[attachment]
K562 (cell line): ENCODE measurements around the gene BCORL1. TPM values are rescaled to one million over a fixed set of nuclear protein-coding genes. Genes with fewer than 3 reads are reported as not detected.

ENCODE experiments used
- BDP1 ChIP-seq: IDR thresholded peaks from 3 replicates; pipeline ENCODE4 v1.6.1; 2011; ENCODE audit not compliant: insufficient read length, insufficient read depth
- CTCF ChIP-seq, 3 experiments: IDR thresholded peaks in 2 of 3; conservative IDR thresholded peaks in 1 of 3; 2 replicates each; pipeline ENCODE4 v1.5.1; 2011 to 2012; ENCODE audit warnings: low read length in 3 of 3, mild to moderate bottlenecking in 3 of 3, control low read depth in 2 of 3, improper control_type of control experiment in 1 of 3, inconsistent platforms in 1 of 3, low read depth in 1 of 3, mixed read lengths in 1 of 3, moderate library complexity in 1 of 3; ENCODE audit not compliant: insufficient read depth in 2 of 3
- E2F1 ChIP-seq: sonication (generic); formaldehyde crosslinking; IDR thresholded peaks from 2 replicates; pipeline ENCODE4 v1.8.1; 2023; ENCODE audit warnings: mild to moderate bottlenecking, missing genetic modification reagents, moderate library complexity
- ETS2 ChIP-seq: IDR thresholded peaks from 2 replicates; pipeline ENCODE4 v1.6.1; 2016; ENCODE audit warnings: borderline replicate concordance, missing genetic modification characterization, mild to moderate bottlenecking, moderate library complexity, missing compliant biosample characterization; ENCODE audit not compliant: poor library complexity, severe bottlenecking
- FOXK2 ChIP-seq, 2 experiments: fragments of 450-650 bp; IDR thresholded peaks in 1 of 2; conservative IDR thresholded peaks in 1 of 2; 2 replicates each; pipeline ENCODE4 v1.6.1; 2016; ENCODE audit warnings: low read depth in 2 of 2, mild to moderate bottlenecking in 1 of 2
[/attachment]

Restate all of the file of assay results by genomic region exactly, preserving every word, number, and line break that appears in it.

K562 (cell line): ENCODE measurements around the gene BCORL1. TPM values are rescaled to one million over a fixed set of nuclear protein-coding genes. Genes with fewer than 3 reads are reported as not detected.

ENCODE experiments used
- BDP1 ChIP-seq: IDR thresholded peaks from 3 replicates; pipeline ENCODE4 v1.6.1; 2011; ENCODE audit not compliant: insufficient read length, insufficient read depth
- CTCF ChIP-seq, 3 experiments: IDR thresholded peaks in 2 of 3; conservative IDR thresholded peaks in 1 of 3; 2 replicates each; pipeline ENCODE4 v1.5.1; 2011 to 2012; ENCODE audit warnings: low read length in 3 of 3, mild to moderate bottlenecking in 3 of 3, control low read depth in 2 of 3, improper control_type of control experiment in 1 of 3, inconsistent platforms in 1 of 3, low read depth in 1 of 3, mixed read lengths in 1 of 3, moderate library complexity in 1 of 3; ENCODE audit not compliant: insufficient read depth in 2 of 3
- E2F1 ChIP-seq: sonication (generic); formaldehyde crosslinking; IDR thresholded peaks from 2 replicates; pipeline ENCODE4 v1.8.1; 2023; ENCODE audit warnings: mild to moderate bottlenecking, missing genetic modification reagents, moderate library complexity
- ETS2 ChIP-seq: IDR thresholded peaks from 2 replicates; pipeline ENCODE4 v1.6.1; 2016; ENCODE audit warnings: borderline replicate concordance, missing genetic modification characterization, mild to moderate bottlenecking, moderate library complexity, missing compliant biosample characterization; ENCODE audit not compliant: poor library complexity, severe bottlenecking
- FOXK2 ChIP-seq, 2 experiments: fragments of 450-650 bp; IDR thresholded peaks in 1 of 2; conservative IDR thresholded peaks in 1 of 2; 2 replicates each; pipeline ENCODE4 v1.6.1; 2016; ENCODE audit warnings: low read depth in 2 of 2, mild to moderate bottlenecking in 1 of 2